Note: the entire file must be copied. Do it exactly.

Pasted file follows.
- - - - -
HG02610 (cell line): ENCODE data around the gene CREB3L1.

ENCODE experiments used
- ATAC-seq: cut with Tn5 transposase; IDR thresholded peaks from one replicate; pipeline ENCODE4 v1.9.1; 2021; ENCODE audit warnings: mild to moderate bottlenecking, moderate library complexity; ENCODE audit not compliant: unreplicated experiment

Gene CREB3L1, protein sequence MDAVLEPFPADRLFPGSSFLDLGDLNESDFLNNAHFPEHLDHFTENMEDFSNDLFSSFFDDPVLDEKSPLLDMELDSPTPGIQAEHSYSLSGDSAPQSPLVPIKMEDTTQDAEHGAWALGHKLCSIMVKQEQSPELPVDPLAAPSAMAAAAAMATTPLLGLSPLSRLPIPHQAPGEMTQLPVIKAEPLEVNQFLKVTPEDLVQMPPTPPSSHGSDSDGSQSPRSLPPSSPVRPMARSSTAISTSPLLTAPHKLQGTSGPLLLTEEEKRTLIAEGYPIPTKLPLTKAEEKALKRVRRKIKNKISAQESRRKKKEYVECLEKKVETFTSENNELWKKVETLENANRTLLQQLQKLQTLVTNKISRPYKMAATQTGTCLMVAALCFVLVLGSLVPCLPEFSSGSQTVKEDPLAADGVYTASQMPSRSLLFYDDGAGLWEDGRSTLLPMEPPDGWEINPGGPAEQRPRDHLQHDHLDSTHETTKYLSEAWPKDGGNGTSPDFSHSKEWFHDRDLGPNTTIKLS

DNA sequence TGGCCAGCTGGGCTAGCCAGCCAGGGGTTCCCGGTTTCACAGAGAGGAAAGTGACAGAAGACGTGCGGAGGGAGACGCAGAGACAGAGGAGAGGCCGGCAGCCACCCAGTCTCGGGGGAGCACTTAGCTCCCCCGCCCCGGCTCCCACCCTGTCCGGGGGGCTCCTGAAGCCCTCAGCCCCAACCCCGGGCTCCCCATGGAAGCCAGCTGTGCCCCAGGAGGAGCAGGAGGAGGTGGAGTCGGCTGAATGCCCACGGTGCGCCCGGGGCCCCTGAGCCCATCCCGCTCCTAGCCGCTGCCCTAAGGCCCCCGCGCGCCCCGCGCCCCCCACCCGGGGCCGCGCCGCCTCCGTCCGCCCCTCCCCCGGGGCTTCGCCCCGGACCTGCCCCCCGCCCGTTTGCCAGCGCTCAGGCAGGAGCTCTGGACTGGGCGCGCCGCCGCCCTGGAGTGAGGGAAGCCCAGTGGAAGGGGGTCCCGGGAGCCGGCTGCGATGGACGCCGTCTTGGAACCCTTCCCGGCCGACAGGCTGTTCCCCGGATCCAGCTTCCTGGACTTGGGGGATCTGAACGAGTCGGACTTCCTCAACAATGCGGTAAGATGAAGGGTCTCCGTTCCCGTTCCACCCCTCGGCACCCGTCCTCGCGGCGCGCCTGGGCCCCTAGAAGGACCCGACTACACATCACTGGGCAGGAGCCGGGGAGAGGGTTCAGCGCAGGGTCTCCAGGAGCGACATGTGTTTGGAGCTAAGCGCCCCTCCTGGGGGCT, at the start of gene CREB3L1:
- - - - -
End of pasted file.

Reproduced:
HG02610 (cell line): ENCODE data around the gene CREB3L1.

ENCODE experiments used
- ATAC-seq: cut with Tn5 transposase; IDR thresholded peaks from one replicate; pipeline ENCODE4 v1.9.1; 2021; ENCODE audit warnings: mild to moderate bottlenecking, moderate library complexity; ENCODE audit not compliant: unreplicated experiment

Gene CREB3L1, protein sequence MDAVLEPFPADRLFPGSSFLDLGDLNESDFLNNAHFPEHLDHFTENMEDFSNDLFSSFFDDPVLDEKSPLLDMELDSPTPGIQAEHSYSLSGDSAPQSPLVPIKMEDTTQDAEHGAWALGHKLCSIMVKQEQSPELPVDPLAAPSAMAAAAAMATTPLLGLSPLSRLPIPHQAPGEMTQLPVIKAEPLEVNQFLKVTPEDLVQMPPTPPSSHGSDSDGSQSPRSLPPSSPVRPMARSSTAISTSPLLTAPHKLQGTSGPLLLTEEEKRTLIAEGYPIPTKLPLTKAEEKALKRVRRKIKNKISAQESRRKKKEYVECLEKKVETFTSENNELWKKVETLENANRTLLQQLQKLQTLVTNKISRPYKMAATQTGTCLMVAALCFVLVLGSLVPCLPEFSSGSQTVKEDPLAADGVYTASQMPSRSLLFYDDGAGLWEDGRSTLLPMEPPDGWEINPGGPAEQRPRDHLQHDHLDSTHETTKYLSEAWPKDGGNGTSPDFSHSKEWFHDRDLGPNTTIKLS

DNA sequence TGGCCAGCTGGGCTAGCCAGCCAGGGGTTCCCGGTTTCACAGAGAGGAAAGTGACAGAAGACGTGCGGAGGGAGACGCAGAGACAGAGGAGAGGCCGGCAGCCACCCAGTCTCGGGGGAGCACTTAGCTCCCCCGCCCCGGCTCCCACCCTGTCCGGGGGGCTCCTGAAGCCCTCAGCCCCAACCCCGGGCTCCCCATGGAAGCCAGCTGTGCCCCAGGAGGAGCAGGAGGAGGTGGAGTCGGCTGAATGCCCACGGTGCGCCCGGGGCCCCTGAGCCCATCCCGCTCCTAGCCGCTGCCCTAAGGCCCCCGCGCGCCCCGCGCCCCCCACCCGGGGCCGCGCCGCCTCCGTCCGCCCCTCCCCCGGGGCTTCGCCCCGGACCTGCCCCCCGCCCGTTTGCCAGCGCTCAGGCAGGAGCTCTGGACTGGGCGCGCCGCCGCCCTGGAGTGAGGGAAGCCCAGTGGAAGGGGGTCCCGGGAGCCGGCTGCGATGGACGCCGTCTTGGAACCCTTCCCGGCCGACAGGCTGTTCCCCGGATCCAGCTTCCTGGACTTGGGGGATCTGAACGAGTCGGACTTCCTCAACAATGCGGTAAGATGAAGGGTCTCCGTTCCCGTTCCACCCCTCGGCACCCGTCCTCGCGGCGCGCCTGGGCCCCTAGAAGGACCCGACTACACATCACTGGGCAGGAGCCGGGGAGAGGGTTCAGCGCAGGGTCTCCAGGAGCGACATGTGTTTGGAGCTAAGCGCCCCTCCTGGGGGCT, at the start of gene CREB3L1: